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Tokyo missionary watches hearts 'slowly soften'

TOKYO, Japan – Sometimes when Mark Bennett baptizes someone, he makes a normal request – he asks the new believer's family and friends to come up on stage and stand behind him.


A Japanese pastor preaches to homeless men and women in Yoyogi Park in Tokyo. Every week, between 80 and 100 homeless people show up for sidewalk chapel in the park to eat a free meal and hear the gospel. IMB photo

And then something abnormal happens – dozens of people do what he asked.


That may not seem strange, but when the man being baptized is homeless, that crowd is a miracle. If you're a homeless man in Tokyo, Japan, then you're not used to having people know your name, much less call themselves your "family."


"To me, it's incredibly moving because a homeless, helpless, family-less, broken person comes to faith and becomes a part of the family," said Bennett, an IMB missionary.


That's what he's going for when he takes vanloads of bread out to the streets of Tokyo to feed dozens of homeless men, share Jesus and study the Bible with them.


"As long as we show up and we have food, they're going to show up and they're going to get the gospel," said Bennett, who works with a sidewalk chapel ministry that draws 80 to 100 people every week. A teammate of his started the "chapel" 11 years ago as basically a house church without a house – a gathering without walls where the hungry can get literal bread and the Bread of Life.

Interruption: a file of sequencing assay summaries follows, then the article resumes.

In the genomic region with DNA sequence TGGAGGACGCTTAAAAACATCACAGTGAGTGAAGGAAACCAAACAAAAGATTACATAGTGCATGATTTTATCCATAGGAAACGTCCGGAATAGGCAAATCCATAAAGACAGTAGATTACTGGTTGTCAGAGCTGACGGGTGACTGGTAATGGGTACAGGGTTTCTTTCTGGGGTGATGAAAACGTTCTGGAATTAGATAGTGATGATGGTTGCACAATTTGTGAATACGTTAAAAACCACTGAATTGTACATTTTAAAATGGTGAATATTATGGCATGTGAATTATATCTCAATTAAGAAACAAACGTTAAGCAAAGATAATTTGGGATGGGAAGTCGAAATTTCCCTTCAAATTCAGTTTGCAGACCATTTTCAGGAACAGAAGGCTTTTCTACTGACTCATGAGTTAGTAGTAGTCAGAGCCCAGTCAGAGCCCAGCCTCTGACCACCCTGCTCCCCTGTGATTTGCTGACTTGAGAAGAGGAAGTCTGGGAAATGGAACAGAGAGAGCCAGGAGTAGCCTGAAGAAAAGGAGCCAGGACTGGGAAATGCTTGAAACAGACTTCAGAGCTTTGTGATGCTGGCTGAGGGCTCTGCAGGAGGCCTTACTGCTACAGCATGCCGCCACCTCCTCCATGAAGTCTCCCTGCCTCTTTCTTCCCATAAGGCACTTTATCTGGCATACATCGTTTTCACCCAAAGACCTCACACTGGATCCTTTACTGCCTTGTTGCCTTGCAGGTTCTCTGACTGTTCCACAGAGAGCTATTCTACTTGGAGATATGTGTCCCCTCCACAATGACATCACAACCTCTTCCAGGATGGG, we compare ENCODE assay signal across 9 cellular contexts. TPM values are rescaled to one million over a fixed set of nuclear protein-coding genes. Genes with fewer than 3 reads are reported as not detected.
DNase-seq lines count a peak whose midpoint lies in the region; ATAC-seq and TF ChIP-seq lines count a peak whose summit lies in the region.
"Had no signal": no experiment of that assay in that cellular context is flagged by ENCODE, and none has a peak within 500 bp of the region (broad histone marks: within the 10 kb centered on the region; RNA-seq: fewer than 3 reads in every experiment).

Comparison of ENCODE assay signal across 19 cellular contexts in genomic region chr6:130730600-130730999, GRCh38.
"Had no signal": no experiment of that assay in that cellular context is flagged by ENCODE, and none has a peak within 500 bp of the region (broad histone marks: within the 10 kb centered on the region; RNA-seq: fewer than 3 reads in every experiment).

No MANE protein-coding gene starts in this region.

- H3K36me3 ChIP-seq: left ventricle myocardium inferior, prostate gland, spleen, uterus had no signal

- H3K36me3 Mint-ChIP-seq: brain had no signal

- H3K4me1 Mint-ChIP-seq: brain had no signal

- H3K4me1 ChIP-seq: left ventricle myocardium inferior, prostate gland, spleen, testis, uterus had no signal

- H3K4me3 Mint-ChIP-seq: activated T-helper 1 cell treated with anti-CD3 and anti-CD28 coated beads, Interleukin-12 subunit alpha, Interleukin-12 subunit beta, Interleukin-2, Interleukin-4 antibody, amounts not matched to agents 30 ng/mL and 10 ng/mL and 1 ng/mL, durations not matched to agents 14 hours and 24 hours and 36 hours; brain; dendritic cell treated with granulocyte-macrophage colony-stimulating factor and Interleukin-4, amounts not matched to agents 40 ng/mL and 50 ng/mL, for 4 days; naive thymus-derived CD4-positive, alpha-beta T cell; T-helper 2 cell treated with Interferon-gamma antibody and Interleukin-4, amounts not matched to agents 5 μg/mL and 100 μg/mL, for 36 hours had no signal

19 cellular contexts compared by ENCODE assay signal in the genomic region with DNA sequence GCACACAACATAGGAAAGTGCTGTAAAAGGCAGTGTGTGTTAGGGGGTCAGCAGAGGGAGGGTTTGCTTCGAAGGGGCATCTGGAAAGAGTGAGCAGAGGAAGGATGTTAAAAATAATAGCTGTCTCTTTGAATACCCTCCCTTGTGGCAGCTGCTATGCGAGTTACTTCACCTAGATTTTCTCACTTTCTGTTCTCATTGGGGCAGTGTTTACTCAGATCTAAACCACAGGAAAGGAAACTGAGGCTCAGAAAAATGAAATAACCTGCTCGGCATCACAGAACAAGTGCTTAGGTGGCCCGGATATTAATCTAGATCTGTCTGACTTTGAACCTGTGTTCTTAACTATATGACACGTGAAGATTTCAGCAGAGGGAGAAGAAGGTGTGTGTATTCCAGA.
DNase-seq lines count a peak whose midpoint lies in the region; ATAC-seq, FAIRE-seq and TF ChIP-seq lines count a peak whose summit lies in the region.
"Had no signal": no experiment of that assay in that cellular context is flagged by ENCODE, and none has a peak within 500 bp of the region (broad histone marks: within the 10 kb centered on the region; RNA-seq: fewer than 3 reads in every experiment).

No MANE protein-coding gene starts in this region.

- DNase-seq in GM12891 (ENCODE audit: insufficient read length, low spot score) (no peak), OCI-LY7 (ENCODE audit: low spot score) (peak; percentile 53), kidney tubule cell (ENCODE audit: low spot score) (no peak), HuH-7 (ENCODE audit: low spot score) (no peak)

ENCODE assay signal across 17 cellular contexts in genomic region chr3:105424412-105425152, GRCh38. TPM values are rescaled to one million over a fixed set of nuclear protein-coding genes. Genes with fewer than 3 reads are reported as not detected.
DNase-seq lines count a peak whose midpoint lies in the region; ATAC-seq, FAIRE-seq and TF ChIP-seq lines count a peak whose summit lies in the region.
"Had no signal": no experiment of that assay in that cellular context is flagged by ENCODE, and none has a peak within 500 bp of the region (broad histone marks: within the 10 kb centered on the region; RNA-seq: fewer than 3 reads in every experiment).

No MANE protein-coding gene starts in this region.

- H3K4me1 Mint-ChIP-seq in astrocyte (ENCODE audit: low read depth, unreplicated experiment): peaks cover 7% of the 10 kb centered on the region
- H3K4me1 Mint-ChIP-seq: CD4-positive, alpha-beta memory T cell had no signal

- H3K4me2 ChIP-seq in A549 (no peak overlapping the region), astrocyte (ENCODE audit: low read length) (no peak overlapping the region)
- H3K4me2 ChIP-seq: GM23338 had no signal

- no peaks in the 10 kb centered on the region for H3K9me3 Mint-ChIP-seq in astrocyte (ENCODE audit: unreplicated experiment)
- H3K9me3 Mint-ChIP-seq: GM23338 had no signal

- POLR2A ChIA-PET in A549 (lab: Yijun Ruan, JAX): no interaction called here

It's hard ministry, Bennett says, and people trickle in and out. But over time, many hearts are changed.


"I watch men slowly soften as the good news penetrates their spirit," Bennett said. "Then a few weeks later, that guy is saying, 'Yes, I trust in Jesus as my Lord.'"


Bennett prays that those seeds would take hold and grow strong in those men's lives. Not every story is a success story, but many are.


Masuda San was a broken man when he showed up the first time to sidewalk chapel.


"It was a typical story. They come for the food – that's their whole motivation," Bennett said. "But while they're there, we give them a portion of Scripture and share the gospel."


Bennett learned Masuda San's name, and that made an impact – Masuda San wasn't used to people looking him in the eye, much less calling him by name. He accepted Bennett's gift of the gospel of John, blazed through it quickly, and came back and asked for more. Then he asked for more again. Within six months, he had read the whole Bible.


"He has this little worn-out New Testament, and it has notes and highlights," Bennett said. "We'll be sitting around in Bible study, and someone will ask a question and he'll start teaching them from Scripture. He knows the Word, and the Holy Spirit is using him to teach these other guys."


– PRAY FOR Bennett and his teammates as they meet physical needs and share the gospel with dozens of homeless men on the streets of Tokyo.


– PRAY FOR The homeless men there to find their significance in Christ.



Written by Baptist Press, the official news service of the Southern Baptist Convention.

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